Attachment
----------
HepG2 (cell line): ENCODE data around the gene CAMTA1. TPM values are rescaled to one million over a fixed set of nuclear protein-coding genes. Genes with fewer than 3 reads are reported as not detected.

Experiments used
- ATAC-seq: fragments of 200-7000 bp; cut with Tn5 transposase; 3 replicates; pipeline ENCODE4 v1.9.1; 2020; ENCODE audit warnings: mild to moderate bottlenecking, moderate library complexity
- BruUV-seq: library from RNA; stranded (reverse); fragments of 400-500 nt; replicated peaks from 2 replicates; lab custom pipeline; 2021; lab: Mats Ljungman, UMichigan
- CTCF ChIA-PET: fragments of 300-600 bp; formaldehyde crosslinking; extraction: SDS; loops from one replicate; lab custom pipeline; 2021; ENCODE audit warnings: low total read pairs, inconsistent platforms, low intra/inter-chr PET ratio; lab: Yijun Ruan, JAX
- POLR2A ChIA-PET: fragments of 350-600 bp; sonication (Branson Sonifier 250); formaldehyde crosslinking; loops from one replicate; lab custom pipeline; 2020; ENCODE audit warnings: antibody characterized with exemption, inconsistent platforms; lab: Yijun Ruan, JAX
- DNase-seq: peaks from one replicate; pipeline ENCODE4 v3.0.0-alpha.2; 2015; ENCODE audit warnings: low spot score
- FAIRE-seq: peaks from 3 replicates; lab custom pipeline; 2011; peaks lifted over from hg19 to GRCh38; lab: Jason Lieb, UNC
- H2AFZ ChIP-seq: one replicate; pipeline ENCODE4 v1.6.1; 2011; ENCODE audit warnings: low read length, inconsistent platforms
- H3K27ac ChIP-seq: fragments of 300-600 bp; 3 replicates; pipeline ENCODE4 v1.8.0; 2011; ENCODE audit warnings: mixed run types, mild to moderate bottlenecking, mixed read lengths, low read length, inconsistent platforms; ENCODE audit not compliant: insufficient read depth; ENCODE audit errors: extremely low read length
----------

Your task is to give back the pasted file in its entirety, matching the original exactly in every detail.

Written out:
HepG2 (cell line): ENCODE data around the gene CAMTA1. TPM values are rescaled to one million over a fixed set of nuclear protein-coding genes. Genes with fewer than 3 reads are reported as not detected.

Experiments used
- ATAC-seq: fragments of 200-7000 bp; cut with Tn5 transposase; 3 replicates; pipeline ENCODE4 v1.9.1; 2020; ENCODE audit warnings: mild to moderate bottlenecking, moderate library complexity
- BruUV-seq: library from RNA; stranded (reverse); fragments of 400-500 nt; replicated peaks from 2 replicates; lab custom pipeline; 2021; lab: Mats Ljungman, UMichigan
- CTCF ChIA-PET: fragments of 300-600 bp; formaldehyde crosslinking; extraction: SDS; loops from one replicate; lab custom pipeline; 2021; ENCODE audit warnings: low total read pairs, inconsistent platforms, low intra/inter-chr PET ratio; lab: Yijun Ruan, JAX
- POLR2A ChIA-PET: fragments of 350-600 bp; sonication (Branson Sonifier 250); formaldehyde crosslinking; loops from one replicate; lab custom pipeline; 2020; ENCODE audit warnings: antibody characterized with exemption, inconsistent platforms; lab: Yijun Ruan, JAX
- DNase-seq: peaks from one replicate; pipeline ENCODE4 v3.0.0-alpha.2; 2015; ENCODE audit warnings: low spot score
- FAIRE-seq: peaks from 3 replicates; lab custom pipeline; 2011; peaks lifted over from hg19 to GRCh38; lab: Jason Lieb, UNC
- H2AFZ ChIP-seq: one replicate; pipeline ENCODE4 v1.6.1; 2011; ENCODE audit warnings: low read length, inconsistent platforms
- H3K27ac ChIP-seq: fragments of 300-600 bp; 3 replicates; pipeline ENCODE4 v1.8.0; 2011; ENCODE audit warnings: mixed run types, mild to moderate bottlenecking, mixed read lengths, low read length, inconsistent platforms; ENCODE audit not compliant: insufficient read depth; ENCODE audit errors: extremely low read length